[0028] In one embodiment, the instructions are stored on a removable media device for reading by local or remote systems. In other embodiments, the instructions are stored in a remote location for transfer through a computer network or over telephone lines. In yet other embodiments, the instructions are stored within a given computer, CPU, GPU, or system.

[0029] The network interface 16 is a physical connector and associated electrical communications circuit for networked communications. The network interface 16 is an Ethernet connector and corresponding circuit. For example, a network card is provided. Alternatively, wireless or other wired connection is provided.

[0030] Referring again to Figure 1 , the field devices and engineering station 26 are connected through one or more communications networks. For example, a field network interconnects the field devices. The field network may be wired and/or wireless. Any communications format may be used, such as PROFINET, HTTP, FTP, Ethernet, or Medbus TCP. The field devices communicate to indicate events and to implement control, such as determining the status of operation of one programmable logic controller 20A to control another device with another programmable logic controller 20B.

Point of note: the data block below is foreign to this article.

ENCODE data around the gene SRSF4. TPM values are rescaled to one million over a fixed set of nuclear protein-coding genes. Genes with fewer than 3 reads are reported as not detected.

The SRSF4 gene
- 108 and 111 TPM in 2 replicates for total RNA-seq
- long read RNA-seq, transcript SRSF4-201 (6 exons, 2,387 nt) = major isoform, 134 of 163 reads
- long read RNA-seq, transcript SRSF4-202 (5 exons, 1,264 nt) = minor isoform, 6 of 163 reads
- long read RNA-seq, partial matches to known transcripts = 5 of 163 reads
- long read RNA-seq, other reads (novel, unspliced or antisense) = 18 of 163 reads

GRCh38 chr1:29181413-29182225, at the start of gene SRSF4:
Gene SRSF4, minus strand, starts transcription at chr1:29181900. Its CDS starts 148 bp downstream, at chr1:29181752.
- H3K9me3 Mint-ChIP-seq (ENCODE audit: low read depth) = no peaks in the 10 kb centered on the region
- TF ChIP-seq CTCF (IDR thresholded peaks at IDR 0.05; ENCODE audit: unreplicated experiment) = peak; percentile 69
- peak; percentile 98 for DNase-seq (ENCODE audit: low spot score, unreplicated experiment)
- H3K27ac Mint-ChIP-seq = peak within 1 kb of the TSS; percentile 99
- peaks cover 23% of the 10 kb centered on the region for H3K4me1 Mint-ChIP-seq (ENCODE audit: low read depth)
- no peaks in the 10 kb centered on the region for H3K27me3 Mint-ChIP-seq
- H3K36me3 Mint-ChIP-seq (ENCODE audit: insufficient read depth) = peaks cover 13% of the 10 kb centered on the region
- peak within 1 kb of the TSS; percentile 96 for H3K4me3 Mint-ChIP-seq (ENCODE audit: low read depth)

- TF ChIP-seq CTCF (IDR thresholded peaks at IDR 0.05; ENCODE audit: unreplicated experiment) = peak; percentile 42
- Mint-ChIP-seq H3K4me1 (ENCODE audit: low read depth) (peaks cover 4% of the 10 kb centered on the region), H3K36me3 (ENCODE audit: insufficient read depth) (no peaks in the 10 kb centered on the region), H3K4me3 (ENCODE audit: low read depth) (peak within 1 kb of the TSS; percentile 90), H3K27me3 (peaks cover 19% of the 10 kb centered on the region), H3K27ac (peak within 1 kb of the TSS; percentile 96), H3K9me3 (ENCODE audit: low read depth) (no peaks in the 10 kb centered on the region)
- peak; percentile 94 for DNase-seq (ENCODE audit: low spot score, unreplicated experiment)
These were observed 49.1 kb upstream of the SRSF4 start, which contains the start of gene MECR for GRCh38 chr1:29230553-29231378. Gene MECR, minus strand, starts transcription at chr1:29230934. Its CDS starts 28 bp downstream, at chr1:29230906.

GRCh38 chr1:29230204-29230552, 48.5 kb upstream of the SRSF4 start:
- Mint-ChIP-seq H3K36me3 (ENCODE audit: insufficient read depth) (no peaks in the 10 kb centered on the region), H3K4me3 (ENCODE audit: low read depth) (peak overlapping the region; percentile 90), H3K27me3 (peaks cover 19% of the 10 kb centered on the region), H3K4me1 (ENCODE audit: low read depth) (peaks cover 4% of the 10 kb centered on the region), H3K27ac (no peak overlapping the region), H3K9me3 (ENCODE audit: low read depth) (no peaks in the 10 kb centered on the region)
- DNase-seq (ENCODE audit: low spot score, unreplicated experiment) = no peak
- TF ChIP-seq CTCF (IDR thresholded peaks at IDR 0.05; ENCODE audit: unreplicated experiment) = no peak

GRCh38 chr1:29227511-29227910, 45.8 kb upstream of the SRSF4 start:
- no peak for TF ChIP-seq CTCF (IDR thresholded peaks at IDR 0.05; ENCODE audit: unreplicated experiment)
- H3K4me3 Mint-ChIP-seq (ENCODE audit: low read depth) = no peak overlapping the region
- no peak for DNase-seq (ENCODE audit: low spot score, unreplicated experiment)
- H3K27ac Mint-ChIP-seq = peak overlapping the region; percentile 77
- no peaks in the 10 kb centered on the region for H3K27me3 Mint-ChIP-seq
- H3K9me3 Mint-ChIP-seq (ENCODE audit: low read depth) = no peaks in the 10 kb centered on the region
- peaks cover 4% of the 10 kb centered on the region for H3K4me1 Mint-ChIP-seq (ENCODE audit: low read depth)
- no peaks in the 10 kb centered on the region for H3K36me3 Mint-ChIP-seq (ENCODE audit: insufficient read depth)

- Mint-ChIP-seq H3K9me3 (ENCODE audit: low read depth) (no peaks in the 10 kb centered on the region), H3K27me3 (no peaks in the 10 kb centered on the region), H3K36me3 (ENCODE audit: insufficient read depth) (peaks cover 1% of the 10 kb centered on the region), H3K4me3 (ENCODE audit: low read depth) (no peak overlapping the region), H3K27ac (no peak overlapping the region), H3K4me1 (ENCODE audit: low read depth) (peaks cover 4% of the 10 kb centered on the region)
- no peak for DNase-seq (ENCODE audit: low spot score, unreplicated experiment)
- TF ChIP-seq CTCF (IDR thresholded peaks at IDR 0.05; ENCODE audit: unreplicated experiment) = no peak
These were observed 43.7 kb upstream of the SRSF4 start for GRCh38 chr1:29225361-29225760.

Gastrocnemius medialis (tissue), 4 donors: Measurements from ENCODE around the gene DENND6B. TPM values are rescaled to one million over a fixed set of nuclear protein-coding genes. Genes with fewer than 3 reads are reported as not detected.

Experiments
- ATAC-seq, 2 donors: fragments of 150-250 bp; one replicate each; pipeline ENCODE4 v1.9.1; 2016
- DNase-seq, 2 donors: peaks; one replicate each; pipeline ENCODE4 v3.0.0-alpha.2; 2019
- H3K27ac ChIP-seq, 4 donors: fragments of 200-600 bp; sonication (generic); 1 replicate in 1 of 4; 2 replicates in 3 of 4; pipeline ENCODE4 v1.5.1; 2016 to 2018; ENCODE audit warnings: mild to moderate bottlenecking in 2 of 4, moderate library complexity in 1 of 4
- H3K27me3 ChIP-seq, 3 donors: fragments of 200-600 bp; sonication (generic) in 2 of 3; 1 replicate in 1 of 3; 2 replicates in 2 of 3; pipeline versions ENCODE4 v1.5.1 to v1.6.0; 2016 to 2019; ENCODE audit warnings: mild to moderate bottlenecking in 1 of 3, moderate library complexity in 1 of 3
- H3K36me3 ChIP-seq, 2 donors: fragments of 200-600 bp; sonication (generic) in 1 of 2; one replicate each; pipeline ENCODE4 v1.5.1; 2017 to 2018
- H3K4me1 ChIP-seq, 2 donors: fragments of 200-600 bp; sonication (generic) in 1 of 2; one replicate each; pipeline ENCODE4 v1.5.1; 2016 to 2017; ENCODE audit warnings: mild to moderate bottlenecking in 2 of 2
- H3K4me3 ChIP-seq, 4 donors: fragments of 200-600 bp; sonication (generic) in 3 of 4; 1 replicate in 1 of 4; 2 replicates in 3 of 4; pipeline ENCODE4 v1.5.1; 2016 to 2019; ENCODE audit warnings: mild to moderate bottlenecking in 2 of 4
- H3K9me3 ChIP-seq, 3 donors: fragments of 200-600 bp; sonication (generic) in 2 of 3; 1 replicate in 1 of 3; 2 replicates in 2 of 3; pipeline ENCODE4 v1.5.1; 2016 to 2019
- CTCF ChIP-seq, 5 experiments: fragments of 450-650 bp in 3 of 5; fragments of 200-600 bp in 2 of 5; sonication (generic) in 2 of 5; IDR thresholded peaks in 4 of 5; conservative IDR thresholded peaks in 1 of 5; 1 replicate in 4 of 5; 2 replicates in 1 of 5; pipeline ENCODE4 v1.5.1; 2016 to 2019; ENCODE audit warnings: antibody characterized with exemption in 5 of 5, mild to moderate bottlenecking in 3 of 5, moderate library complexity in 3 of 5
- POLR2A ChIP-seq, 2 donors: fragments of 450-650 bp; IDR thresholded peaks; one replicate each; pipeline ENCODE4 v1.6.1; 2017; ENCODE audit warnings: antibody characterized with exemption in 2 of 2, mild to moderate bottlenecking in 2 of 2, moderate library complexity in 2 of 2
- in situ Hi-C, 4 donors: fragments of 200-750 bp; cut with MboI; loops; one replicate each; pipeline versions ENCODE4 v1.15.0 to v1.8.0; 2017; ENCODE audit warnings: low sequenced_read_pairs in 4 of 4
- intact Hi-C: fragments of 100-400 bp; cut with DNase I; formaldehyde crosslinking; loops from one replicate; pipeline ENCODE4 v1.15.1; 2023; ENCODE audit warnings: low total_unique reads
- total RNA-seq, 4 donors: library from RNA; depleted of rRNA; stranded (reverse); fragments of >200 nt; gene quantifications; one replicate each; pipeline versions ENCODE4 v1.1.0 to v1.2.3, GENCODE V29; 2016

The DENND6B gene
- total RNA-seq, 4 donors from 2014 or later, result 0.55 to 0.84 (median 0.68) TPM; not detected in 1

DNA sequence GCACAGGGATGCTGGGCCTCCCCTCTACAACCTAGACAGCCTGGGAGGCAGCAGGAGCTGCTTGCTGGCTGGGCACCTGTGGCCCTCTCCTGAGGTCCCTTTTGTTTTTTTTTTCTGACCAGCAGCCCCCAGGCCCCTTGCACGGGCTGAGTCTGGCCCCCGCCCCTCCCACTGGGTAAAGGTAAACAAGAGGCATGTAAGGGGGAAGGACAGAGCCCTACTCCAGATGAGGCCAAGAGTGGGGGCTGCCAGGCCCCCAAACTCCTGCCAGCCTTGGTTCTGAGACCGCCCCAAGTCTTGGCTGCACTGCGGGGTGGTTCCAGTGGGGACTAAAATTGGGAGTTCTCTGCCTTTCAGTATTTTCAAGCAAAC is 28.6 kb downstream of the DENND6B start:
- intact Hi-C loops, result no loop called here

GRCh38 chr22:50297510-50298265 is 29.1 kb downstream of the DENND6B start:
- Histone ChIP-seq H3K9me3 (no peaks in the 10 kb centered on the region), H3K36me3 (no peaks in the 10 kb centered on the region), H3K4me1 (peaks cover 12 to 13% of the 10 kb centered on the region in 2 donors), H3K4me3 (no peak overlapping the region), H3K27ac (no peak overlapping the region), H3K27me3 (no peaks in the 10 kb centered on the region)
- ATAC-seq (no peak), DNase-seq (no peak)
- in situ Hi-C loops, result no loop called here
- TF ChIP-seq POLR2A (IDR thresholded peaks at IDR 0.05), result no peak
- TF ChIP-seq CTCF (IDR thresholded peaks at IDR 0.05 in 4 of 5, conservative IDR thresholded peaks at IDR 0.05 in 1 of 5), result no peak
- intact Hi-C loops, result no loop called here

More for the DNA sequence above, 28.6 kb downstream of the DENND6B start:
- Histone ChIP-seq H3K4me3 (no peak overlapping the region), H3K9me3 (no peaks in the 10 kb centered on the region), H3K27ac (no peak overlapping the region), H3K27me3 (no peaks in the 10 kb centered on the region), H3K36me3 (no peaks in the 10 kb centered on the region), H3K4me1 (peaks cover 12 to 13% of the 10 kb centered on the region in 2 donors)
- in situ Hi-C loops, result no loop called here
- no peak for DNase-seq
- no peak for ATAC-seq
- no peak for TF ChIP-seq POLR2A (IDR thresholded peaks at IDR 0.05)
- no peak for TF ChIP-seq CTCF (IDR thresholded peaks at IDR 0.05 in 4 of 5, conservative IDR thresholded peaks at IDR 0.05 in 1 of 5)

[0031] For establishing secure communications, the engineering station 26 and field devices are configured by software and/or hardware to perform various functions. The engineering station 26 is configured to download operating programs to the field devices and to set peer groups for

communications between the field devices. The auto-negotiation may occur without setting peer groups, such as treating the entire network as a peer group. The field devices are configured to auto-negotiate security tokens and communicate using the security established with the security tokens. The auto-negotiation occurs without access outside of the industrial control network. The auto-negotiation may be performed by the engineering station rather than the field devices.

[0032] The industrial control network may or may not connect with other networks. When first established or commissioned, the industrial control network is a stand-alone network or not connected to devices networked with other networks. The industrial control network is commissioned in a known- good environment. By avoiding connections to other devices or networks, the various components of the network are free of any software viruses or undesired software being transferred to the industrial control network. A connection with a firewall is not provided, but may be used while maintaining the known-good environment based on firewall settings.